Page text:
8 See Diodorus, xi. 4; Plutarch in Amator.; Aelian. Var. Hist. vii. 1; Polyaen. Stratag. vii. “Conon apud
Photium, Narr. ix. states, that Semiramis was not the wife but the daughter of Ninus or Ninyas, and says, eam ignaram cum
filio concubuisse, and afterwards, re cognita, married him; after which occurrence it was lawful among the
Persians for sons commisceri matribus.”Vossius. To the concubitus cum equo Pliny alludes, H. N.
9 Concerning the real builder of Babylon, see Strab. xvi. init. ; Diod. Sic. ii. 17; Q. Curt. v. 1, 42;
Euseb. Chron. init.; Jerome on Hos. c. xi.; Herod. i. 184.; Amm, Marcell. xxii. 20.Lemaire.
10 Arenae vice.] Understand sand mixed with lime.Berneccerus. But the signification of
arena is not always confined to that of sand; it sometimes means earth or mud. Thus Virgil,
Georg. i. 105, has male pinguis arenae; and, speaking of the Nile, says, Viridem Aegyptum nigra foecundat
arena. Dübner’s edition has arenati vice, I know not on what authority.
11 Nemo.] Justin has forgotten the expeditions of Hercules and Bacchus.Lemaire.
12 Sive fortunae ipsius sive spei suae puerum nutrire.] She hoped that the child would be restored to
the regal station or fortune in which it had been born.Lemaire.
13 This word has been received into the text instead of the old Barce (which was a city of Cyrene, into
which country the arms of Cyrus had not yet penetrated), on the conjecture of Bongarsius and authority of Ctesias, who states
that this city, situated near Ecbatana, was given to Croesus.Wetzel.
14 Ex universa Graecia.] This is not true. Croesus having asked aid of the Athenians and Lacedaemonians
by advice of the Delphic oracle, the Lacedaemonians were proceeding to assist him, but having heard, at the commencement of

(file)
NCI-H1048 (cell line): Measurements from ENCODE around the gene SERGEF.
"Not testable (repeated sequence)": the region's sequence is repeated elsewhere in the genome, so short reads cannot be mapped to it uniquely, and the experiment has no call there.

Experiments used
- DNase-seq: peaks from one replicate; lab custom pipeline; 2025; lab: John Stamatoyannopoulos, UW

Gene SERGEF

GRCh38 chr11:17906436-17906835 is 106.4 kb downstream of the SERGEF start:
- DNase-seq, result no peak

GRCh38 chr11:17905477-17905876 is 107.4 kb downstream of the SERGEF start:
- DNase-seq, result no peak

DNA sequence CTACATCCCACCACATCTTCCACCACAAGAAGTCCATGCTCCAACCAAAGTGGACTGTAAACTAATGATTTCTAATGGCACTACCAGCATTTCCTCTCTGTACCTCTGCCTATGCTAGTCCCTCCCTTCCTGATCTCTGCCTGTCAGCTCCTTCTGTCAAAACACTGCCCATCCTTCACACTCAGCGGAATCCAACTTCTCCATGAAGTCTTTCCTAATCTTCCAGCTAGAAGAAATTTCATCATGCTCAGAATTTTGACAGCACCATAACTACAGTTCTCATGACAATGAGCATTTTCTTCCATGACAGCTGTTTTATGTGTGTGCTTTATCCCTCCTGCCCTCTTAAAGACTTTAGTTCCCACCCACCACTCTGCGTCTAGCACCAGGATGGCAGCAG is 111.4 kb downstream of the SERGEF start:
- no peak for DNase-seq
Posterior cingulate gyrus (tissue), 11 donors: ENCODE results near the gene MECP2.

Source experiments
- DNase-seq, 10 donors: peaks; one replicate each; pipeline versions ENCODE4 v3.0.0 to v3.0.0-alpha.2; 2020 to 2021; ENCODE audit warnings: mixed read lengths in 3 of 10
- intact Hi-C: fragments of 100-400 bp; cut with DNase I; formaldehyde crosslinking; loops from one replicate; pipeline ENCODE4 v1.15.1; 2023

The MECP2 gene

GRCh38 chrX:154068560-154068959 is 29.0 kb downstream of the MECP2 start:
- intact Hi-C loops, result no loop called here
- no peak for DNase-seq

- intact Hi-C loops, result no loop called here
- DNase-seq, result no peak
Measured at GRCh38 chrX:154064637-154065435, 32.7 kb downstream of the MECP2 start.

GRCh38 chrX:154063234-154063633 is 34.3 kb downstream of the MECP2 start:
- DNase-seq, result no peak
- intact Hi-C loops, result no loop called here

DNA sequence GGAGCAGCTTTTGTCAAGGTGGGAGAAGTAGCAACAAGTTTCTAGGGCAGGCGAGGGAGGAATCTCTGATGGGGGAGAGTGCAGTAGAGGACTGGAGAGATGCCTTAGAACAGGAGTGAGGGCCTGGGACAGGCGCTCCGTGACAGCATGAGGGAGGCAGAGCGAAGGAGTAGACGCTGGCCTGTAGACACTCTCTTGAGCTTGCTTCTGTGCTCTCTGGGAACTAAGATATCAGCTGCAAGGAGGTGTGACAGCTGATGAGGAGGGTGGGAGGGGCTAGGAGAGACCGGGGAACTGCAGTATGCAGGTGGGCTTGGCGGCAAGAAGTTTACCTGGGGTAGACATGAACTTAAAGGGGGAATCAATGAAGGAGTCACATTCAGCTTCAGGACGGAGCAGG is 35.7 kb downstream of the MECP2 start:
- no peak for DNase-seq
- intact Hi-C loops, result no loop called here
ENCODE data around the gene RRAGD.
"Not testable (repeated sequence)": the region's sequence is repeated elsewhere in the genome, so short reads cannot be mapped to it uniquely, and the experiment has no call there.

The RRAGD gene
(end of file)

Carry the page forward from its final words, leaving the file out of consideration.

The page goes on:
their march, of his defeat, they went back. Herod i. 53, 69, 70, 77, 82, 152.Wetzel.
15 That is, the kingdom of Lydia, which included almost all Asia Minor. Herod. i.
16 Securos.] I have adopted securos from Aldus, instead of the other reading saucios, for
which Freinshemius happily conjectured sopitos. Though it should be observed that Justin, xxiv. 8, has mero
17 Parricidium.] See Festus in voce Parrici, and note on Sall. Cat. c. 14, Bohn’s Cl. Library.
18 Sponte evaginato.] Justin seems to think that there was something miraculous in the unsheathing of
the sword. Herodotus, iii. 64, says the sword fell from the sheath by accident, the cap at the end of the sheath having
dropped off; observing, however, that the occurrence took place on the spot where Cambyses had previously wounded the god
19 The rest of the Magi conspired to support the one who was made king.
20 Religioni.] To the gods, who might signify their will by omens.Wetzel.
21 Inter solis ortum.] The old editions have ante solis ortum, but inter, which
Bongarsius took from his manuscripts, agrees better with the account of Herodotus, who has H(LI/OU A)NATE/LLONTOS, and A(/MA
TW|= H(LI/W| A)NI/ONTI. Inter ortum solis is equivalent to dum sol oritur.Vorstius.